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LIBOR’s end for insurers: finding opportunity during the switch to new reference rates

Ready or not, the end of the London Interbank Offered Rate (LIBOR) is coming, and it’s a very big deal. Roughly US$350 trillion in financial contracts have interest rates that are tied to LIBOR benchmarks—for now. But the LIBOR benchmark is scheduled to go away at the end of 2021, and its impending end has set in motion an overhaul in the world’s financial infrastructure. It’s a very big deal, with implications for your business, processes, and technology.

For insurers, there are some particular risks ahead:

  • Long-dated liabilities that can extend 30 years or more, making flexibility essential in pricing products and hedging with long-dated derivatives or other financial products.
  • Decentralized regulation under which they answer to multiple state regulators in the US and different national and regional supervisors around the world.
  • Sub-sector level vulnerabilities: stemming from their different roles depending on whether they are providers of life insurance and annuities, primary insurers, reinsurers, property and casualty insurers, or specialty firms.
LIBOR transition challenges for the insurance industry

In the US, many financial instruments now tied to USD LIBOR will be pegged instead to the Secured Overnight Financing Rate (SOFR), an alternative reference rate (ARR) calculated using US treasury repo transactions. In the UK, they’ll be linked to a different ARR: the Sterling Overnight Index Average (SONIA). Other countries and markets have recommended their own replacement benchmarks for use once LIBOR has been phased out.

Some insurers hope for a LIBOR transition delay. Don’t count on it.

Given the pandemic’s economic effects and how much work many insurers still have to do to move away from LIBOR, some companies seem to still be gambling that LIBOR’s cessation will be delayed. But COVID-19 can no longer be seen as a novel; rather, it has to be viewed as a sad-but-lasting feature of our economy that we all must adapt to. In that spirit, regulators and industry working groups are sending clear messages that COVID-19 will not delay LIBOR’s retirement. If anything, they’re actively sharing best practices and coalescing around approaches to accelerate the transition. They’re also setting timelines for transition milestones, such as those published by the Alternative Reference Rates Committee (ARRC) for moving to SOFR.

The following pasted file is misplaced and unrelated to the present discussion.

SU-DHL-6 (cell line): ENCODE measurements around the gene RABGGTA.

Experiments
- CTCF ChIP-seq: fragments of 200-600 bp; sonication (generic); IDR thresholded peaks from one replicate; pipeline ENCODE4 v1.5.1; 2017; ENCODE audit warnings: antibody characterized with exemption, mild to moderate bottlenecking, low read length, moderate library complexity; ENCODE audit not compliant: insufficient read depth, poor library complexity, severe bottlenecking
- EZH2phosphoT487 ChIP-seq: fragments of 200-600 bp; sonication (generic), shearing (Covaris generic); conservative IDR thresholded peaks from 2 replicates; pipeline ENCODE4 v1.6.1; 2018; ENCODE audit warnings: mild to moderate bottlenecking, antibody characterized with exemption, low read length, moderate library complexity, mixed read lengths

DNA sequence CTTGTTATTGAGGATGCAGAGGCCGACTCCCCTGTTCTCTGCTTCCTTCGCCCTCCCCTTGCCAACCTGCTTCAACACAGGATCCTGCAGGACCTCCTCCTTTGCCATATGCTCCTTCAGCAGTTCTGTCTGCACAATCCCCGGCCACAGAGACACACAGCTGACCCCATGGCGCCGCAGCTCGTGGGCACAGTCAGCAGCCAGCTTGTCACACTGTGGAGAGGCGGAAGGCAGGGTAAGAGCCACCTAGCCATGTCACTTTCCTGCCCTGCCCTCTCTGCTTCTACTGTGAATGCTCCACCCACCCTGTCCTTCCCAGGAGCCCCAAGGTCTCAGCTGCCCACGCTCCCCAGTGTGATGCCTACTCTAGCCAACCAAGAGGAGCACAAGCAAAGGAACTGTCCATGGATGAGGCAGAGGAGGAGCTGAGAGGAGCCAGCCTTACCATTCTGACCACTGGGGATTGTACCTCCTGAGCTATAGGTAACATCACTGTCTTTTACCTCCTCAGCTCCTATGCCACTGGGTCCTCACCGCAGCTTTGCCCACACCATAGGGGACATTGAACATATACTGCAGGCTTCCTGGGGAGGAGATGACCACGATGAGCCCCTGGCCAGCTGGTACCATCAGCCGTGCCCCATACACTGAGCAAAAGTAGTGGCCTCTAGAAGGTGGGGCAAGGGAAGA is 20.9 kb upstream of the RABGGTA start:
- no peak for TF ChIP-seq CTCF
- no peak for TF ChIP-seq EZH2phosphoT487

The pace of progress remains uneven across the insurance industry. We’ve seen that insurers with in-house asset management units tend to be more likely to be taking proactive steps given their responsibility for transitioning out of LIBOR-based instruments. But virtually all insurers face operational and economic risks if they don’t have a solid plan in place for adopting ARRs. Firms that use third-party asset managers, for example, are responsible for customer communications around those assets and must coordinate the transition with their vendors as deadlines begin to compress.

We expect the ARRC’s guidance will help senior management take a closer look at the LIBOR transition and give a boost to internal collaboration. The coming transition is fundamentally about risk management—which is the defining purpose of the insurance industry. By making it a strategic priority and continuing to recalibrate efforts as necessary, insurance companies can turn the risks of moving away from LIBOR into opportunities for growth.

Insurers could face challenges across multiple aspects of their business

Hedging assets, liabilities

  • Term structure: Insurers that use volatility hedges and interest rate swaps to offset timing between their assets and liabilities may have some major changes ahead. SOFR currently has a limited term structure. This may prove particularly problematic for firms that offer annuities, life, long-term care, disability insurance, and long-dated casualty coverages.
  • Declining liquidity: As ARRs gain popularity, LIBOR-based markets will likely see liquidity drying up for some asset classes. This could drive volatility and push up hedging costs, especially for longer-dated liabilities without adequate transition plans in place. A liquidity slump may also disrupt hedging and risk measurement by altering asset valuations. Many property and casualty insurers favor shorter-dated assets and so are especially vulnerable to losses from volatility or a slump of liquidity at the short end of the yield curve.
  • Valuation: In a move designed to build liquidity in SOFR, this fall, the major central counterparty clearing houses (CCPs) will change the way they value cleared derivatives by switching the discount rate they apply when calculating present value. In mid-October 2020, LCH Group and CME Group will take a coordinated step to switch from discounting cash flows with the US Effective Fed Funds Rate to SOFR. Some market participants could receive basis swaps and/or cash compensation as part of an attempt to keep the transition value neutral, and there may be operational considerations for insurers as they book these basis swaps or cash payments. The National Association of Insurance Commissioners’ (NAIC) Statutory Accounting Principles Working Group has determined that these basis swaps should be classified and reported as derivatives used for hedging and therefore are considered admitted assets under SSAP 86.

Pricing products

  • Profitability: The shift to an ARR may complicate the pricing for some long-dated insurance products and change the business case for marginally profitable businesses:
    • The limited liquidity and comparatively short-term structures in ARR-linked markets could increase the cost of hedging, especially in over-the-counter (OTC) derivatives.